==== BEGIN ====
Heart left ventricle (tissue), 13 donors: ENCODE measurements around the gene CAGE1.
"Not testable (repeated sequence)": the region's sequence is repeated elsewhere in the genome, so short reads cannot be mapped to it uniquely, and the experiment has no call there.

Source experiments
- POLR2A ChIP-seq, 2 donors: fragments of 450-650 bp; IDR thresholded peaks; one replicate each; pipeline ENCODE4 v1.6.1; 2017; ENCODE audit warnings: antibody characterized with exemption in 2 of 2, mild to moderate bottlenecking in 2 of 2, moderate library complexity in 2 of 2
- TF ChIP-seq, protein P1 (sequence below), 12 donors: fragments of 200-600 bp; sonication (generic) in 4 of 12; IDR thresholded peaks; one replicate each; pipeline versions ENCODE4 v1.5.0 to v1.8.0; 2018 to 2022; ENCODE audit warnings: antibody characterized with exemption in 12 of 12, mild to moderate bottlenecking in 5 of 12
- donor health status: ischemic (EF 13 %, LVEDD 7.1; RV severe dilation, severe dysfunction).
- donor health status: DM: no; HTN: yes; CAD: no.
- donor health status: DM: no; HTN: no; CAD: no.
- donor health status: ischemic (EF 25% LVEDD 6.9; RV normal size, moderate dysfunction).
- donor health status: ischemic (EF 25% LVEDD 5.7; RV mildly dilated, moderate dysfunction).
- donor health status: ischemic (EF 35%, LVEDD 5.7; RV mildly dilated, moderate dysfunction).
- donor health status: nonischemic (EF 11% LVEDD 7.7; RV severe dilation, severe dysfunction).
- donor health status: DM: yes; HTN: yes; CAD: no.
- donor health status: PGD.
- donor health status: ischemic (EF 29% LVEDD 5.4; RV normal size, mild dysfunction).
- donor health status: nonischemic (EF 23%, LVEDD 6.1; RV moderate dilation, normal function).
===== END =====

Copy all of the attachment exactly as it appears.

Heart left ventricle (tissue), 13 donors: ENCODE measurements around the gene CAGE1.
"Not testable (repeated sequence)": the region's sequence is repeated elsewhere in the genome, so short reads cannot be mapped to it uniquely, and the experiment has no call there.

Source experiments
- POLR2A ChIP-seq, 2 donors: fragments of 450-650 bp; IDR thresholded peaks; one replicate each; pipeline ENCODE4 v1.6.1; 2017; ENCODE audit warnings: antibody characterized with exemption in 2 of 2, mild to moderate bottlenecking in 2 of 2, moderate library complexity in 2 of 2
- TF ChIP-seq, protein P1 (sequence below), 12 donors: fragments of 200-600 bp; sonication (generic) in 4 of 12; IDR thresholded peaks; one replicate each; pipeline versions ENCODE4 v1.5.0 to v1.8.0; 2018 to 2022; ENCODE audit warnings: antibody characterized with exemption in 12 of 12, mild to moderate bottlenecking in 5 of 12
- donor health status: ischemic (EF 13 %, LVEDD 7.1; RV severe dilation, severe dysfunction).
- donor health status: DM: no; HTN: yes; CAD: no.
- donor health status: DM: no; HTN: no; CAD: no.
- donor health status: ischemic (EF 25% LVEDD 6.9; RV normal size, moderate dysfunction).
- donor health status: ischemic (EF 25% LVEDD 5.7; RV mildly dilated, moderate dysfunction).
- donor health status: ischemic (EF 35%, LVEDD 5.7; RV mildly dilated, moderate dysfunction).
- donor health status: nonischemic (EF 11% LVEDD 7.7; RV severe dilation, severe dysfunction).
- donor health status: DM: yes; HTN: yes; CAD: no.
- donor health status: PGD.
- donor health status: ischemic (EF 29% LVEDD 5.4; RV normal size, mild dysfunction).
- donor health status: nonischemic (EF 23%, LVEDD 6.1; RV moderate dilation, normal function).